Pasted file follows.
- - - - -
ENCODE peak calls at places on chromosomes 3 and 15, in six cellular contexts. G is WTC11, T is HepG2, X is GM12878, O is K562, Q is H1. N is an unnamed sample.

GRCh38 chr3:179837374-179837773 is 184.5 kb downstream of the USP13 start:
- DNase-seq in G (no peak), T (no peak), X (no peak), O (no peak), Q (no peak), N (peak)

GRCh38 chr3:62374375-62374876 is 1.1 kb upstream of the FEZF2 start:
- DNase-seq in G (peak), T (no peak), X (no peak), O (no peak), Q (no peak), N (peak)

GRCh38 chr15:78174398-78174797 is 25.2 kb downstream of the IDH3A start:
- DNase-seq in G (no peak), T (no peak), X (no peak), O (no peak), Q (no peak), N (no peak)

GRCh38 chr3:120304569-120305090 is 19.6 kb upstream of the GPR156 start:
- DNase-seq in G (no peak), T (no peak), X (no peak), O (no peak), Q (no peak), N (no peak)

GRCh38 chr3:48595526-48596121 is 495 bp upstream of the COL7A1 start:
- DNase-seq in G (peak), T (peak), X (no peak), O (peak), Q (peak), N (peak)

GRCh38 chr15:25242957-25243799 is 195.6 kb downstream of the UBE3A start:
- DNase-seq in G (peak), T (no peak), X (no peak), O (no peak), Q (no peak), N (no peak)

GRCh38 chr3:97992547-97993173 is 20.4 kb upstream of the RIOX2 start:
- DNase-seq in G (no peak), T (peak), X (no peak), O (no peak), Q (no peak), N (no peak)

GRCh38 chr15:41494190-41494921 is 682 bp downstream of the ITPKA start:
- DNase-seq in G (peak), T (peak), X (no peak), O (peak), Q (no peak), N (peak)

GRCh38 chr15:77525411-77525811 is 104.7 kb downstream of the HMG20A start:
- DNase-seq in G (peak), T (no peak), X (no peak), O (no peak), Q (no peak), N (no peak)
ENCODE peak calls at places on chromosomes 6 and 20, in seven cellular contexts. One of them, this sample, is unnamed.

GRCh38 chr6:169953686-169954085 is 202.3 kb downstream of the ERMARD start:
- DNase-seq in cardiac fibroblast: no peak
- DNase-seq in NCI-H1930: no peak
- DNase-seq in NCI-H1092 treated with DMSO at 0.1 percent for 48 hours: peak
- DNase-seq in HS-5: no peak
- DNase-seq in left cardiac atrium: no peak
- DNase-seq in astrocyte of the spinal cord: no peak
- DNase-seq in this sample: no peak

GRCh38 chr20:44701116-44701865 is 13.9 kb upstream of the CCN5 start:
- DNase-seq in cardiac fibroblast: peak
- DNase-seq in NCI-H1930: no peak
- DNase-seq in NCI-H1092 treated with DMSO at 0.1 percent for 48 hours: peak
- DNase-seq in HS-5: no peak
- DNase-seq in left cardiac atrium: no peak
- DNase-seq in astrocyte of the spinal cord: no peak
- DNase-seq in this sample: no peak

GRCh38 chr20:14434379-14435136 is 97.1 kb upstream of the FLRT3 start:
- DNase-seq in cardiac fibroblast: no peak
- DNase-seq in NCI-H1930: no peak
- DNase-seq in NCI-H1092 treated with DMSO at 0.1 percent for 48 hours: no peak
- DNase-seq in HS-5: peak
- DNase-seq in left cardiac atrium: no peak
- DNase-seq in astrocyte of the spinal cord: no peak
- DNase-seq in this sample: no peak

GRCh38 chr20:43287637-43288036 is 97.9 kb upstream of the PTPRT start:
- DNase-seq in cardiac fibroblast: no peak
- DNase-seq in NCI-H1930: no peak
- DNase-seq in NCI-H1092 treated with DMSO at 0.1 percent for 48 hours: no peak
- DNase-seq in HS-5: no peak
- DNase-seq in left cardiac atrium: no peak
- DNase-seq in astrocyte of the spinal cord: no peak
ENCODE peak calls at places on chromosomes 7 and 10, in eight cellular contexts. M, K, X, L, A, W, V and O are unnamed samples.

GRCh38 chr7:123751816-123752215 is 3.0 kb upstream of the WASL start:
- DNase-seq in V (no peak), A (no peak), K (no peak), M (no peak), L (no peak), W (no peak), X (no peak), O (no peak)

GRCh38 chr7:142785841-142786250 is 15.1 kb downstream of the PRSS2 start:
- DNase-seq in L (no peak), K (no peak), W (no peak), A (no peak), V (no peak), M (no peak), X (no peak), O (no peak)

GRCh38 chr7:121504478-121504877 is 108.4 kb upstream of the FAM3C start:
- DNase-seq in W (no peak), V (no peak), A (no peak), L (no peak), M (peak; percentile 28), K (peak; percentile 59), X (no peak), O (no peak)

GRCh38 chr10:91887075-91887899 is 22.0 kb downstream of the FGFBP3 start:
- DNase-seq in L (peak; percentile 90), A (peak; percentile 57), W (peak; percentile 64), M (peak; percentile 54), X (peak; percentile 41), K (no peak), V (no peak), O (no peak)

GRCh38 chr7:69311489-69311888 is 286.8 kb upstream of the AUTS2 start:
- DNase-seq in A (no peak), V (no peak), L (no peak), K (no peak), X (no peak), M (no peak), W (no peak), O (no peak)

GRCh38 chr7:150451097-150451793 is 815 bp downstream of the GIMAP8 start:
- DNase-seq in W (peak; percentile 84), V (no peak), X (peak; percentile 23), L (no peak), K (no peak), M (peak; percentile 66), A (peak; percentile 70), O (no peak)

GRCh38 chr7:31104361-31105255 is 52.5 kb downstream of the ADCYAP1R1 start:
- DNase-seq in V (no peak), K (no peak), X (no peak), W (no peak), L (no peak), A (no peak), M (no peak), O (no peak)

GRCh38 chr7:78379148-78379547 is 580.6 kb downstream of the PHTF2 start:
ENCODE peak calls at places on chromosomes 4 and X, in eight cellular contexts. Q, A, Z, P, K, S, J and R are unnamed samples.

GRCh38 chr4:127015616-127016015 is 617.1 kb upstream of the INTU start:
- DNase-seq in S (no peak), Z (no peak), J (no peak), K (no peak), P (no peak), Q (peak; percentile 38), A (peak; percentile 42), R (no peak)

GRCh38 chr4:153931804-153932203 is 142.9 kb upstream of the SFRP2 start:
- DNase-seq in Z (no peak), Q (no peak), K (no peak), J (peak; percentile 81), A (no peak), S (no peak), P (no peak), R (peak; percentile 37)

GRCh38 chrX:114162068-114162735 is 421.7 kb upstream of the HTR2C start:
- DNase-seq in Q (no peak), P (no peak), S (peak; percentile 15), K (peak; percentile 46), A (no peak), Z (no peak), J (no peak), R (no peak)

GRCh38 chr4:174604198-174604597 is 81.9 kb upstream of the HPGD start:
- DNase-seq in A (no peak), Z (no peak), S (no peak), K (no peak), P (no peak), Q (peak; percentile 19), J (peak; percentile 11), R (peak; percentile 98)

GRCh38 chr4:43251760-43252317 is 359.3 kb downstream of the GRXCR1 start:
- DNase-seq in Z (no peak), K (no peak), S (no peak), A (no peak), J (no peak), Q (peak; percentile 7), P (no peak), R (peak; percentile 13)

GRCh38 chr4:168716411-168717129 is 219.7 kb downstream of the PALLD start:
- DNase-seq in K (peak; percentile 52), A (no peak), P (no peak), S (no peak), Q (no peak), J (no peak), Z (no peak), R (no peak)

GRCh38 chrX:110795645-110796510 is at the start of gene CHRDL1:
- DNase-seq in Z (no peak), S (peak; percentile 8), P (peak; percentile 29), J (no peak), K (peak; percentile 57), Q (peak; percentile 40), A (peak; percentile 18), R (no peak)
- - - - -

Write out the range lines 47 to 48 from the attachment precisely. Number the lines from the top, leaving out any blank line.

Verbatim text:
- DNase-seq in NCI-H1930: no peak
- DNase-seq in NCI-H1092 treated with DMSO at 0.1 percent for 48 hours: no peak